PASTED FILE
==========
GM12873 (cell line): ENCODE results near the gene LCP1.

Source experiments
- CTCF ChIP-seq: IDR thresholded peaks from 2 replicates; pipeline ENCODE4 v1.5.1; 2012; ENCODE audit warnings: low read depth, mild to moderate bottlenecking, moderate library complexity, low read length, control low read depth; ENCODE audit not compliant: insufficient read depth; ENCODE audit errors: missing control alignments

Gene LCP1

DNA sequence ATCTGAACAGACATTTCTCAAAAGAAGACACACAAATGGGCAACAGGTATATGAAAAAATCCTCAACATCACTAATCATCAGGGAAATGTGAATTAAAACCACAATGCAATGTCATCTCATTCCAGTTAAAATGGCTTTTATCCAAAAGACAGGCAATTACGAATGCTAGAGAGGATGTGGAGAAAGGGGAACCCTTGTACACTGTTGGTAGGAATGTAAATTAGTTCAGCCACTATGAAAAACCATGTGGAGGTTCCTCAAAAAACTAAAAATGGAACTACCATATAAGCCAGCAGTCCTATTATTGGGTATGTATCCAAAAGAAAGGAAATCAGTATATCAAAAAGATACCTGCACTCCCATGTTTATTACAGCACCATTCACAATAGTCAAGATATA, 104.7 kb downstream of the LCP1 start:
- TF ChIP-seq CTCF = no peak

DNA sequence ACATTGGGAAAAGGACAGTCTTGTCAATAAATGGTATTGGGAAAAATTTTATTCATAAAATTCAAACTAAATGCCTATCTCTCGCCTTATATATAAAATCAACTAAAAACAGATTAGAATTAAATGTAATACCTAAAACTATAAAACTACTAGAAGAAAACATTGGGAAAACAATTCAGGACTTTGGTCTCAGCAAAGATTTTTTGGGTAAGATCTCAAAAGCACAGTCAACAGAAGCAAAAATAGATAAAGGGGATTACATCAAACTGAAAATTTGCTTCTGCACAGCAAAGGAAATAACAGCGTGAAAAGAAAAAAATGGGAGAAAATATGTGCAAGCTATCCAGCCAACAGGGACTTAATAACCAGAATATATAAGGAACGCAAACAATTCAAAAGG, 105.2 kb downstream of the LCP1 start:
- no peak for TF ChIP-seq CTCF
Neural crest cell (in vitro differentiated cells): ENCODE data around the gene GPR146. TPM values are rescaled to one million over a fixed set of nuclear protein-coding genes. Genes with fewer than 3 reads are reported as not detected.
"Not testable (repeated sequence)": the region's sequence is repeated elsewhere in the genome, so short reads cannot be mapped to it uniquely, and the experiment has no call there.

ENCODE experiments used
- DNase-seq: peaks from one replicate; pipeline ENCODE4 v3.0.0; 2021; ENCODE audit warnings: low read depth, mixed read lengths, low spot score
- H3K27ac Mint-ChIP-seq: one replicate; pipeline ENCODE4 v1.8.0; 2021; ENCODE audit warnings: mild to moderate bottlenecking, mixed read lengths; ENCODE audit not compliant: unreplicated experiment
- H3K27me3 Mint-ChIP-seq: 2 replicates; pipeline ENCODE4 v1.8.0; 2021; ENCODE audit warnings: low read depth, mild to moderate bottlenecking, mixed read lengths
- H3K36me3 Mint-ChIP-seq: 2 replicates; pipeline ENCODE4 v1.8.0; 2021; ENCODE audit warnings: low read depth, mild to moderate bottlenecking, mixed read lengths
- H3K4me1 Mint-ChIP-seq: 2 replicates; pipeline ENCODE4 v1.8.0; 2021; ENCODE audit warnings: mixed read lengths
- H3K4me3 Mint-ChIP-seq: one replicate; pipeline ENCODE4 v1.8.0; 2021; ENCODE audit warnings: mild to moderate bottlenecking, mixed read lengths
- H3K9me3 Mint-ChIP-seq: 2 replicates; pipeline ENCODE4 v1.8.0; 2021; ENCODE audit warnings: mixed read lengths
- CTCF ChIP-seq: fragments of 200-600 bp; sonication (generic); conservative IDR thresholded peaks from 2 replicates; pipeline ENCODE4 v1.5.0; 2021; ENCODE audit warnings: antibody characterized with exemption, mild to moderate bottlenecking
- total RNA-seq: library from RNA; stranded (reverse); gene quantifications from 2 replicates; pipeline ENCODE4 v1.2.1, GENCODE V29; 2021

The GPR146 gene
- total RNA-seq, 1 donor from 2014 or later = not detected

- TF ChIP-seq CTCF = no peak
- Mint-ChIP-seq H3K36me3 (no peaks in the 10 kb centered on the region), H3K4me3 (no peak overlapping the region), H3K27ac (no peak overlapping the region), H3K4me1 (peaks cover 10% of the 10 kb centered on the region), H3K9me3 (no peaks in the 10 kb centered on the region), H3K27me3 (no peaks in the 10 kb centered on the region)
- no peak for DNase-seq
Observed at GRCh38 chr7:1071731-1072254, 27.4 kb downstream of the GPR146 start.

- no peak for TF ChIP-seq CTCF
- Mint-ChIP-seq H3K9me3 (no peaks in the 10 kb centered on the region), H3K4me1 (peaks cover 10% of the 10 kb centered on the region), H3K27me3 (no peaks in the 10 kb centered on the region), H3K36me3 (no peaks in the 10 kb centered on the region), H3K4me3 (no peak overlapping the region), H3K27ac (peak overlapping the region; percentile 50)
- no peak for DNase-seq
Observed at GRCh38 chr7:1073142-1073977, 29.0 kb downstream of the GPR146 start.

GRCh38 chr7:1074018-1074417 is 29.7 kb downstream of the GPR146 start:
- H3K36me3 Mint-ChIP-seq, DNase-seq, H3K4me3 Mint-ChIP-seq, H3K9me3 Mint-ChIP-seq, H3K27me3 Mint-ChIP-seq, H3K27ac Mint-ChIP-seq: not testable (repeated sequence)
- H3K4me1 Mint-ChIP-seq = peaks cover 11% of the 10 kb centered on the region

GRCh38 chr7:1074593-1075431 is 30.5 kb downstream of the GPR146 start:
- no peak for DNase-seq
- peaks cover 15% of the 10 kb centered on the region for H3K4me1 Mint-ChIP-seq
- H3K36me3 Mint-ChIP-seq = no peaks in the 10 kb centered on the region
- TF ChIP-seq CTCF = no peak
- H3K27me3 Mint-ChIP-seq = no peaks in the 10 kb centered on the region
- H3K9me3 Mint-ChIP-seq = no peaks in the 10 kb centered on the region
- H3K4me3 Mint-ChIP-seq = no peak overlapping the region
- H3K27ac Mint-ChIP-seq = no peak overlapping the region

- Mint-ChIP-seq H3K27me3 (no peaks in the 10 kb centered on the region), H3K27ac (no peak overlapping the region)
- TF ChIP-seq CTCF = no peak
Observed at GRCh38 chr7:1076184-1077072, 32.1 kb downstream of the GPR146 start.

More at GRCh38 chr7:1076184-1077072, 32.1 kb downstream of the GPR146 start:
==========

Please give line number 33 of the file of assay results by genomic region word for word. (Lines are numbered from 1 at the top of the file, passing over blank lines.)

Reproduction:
- H3K4me1 Mint-ChIP-seq = peaks cover 11% of the 10 kb centered on the region